2. Have students compare the Russian folktales. Referencing their completed charts, students should discuss any similarities between the different Russian folktales. Record responses on the board, or create a simple graphic organizer to compare the tales.

3. Ask students to discuss answers to the following questions:

  • What can be learned from/about Russia through its folktales?
  • How did Russians live in the past?
  • What did they eat and drink?
  • What were their fears and joys?
  • Did the tales have exaggerations, or characters with special abilities?
  • Did the stories have morals?
  • Did they refer to any historical occurrences?

4. Ask students to list typical elements of Russian folktales. Did any of the Russian folk tales have items in common? Engage students in a discussion about what folktales teach us about culture. Record student’s responses on the board or overhead.


1. Have students write a short 3-4 paragraph essay detailing aspects of Russian folktales. The essays should discuss the extent to which Russian folktales reveal elements of Russian culture. Students should use specific examples from the folktales they read to support their findings.

2. The student's grade should be assessed based on the quality of the essay and the completeness of the 'Charting Russian Folktales' chart.

Extend the Learning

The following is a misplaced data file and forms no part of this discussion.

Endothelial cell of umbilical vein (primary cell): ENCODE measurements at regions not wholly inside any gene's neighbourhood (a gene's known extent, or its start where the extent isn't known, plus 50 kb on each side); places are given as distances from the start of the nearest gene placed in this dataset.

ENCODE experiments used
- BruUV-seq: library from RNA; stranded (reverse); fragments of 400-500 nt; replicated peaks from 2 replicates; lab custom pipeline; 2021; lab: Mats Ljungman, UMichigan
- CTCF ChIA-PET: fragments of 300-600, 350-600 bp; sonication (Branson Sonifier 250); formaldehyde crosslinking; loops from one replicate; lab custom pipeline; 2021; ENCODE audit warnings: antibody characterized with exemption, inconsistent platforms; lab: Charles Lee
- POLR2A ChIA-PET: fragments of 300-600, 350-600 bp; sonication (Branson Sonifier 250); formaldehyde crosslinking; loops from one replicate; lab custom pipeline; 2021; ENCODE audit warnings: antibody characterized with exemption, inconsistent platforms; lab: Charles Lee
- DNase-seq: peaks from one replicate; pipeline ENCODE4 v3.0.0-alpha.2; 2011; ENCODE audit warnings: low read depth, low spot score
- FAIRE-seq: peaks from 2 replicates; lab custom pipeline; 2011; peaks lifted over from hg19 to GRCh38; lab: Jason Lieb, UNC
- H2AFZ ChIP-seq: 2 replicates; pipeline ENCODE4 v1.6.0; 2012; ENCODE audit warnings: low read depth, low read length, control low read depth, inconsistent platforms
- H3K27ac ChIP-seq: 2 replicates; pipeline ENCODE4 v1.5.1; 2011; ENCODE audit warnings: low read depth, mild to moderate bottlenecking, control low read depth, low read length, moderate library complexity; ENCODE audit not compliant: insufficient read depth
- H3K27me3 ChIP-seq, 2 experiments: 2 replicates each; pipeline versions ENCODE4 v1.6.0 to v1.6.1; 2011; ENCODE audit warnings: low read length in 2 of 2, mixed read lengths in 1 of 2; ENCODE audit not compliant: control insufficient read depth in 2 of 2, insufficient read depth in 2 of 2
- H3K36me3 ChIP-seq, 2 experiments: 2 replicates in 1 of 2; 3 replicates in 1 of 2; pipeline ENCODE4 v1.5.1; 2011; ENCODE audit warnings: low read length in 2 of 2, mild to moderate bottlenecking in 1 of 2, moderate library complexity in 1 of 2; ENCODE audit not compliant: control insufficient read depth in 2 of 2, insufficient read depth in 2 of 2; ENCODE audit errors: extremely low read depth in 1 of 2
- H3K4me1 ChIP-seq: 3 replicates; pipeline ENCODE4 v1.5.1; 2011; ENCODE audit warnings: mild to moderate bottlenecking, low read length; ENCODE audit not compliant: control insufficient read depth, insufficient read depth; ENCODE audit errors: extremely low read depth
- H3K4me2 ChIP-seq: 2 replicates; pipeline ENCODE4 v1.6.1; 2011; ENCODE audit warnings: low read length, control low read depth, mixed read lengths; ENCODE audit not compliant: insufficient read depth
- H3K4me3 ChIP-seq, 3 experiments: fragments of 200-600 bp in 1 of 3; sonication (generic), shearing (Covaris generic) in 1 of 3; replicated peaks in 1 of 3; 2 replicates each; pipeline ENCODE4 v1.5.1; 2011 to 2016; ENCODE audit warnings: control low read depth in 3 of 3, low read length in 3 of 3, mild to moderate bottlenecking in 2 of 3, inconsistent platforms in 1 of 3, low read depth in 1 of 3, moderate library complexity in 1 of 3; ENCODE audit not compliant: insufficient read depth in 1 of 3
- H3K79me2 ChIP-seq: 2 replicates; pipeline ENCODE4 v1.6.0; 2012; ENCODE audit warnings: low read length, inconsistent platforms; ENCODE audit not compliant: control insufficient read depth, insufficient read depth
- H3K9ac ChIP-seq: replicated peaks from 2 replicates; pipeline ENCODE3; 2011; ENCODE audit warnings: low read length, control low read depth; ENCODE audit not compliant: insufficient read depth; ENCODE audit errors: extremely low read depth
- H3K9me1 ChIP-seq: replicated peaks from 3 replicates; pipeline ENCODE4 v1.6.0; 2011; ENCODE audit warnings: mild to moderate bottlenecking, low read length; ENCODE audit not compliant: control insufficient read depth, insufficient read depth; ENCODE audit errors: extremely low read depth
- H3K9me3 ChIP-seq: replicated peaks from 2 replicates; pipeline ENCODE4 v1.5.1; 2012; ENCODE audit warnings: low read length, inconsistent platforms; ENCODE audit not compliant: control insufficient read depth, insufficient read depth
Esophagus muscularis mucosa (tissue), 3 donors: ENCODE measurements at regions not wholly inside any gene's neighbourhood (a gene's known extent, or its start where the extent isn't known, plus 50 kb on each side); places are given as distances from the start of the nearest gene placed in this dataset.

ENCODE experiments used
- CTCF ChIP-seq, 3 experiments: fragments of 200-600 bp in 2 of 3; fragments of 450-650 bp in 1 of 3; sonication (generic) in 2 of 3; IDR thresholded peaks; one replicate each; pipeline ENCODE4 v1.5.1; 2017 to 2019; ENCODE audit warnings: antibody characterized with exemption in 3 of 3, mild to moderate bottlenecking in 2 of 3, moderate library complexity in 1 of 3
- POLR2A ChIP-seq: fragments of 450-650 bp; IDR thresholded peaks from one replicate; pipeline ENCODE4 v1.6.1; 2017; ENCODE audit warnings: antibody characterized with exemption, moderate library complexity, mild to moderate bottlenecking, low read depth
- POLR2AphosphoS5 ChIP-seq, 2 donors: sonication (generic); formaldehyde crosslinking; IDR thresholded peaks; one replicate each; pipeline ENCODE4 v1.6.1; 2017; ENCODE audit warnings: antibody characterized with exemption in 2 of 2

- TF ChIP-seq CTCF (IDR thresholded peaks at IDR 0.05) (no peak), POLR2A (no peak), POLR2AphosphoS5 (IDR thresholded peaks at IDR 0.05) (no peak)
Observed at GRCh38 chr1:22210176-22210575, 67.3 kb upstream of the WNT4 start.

Ask students to complete one of the following culminating activities:

Option 1:
Have students select one of the Russian folktales they studied. Tell them that they will be adapting that folktale into a new American folktale. They should look at the elements that they have identified as being typically "Russian" and think about how they could adapt the tale with typically "American" elements. (Teacher note: See the ARTSEDGE lesson Writing Folktales.)

Option 2:
Break students into cooperative groups and have them collaborate to write a script based on one of the folktales studied in class. (When the script is complete, have students act out the folktale for the class, complete with props and costumes)


Throughout the nation, standards of learning are being revised, published and adopted. During this time of transition, ARTSEDGE will continually add connections to the Common Core, Next Generation Science standards and other standards to our existing lessons, in addition to the previous versions of the National Standards across the subject areas.

The Arts Standards used in ARTSEDGE Lessons are the 1994 voluntary national arts standards. The Arts learning standards were revised in 2014; please visit the National Core Arts Standards (http://nationalartsstandards.org) for more. The Kennedy Center is working on developing new lessons to connect to these standards, while maintaining the existing lesson library aligned to the Common Core, other state standards, and the 1994 National Standards for Arts Education.

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Julie Steimel
Original Writer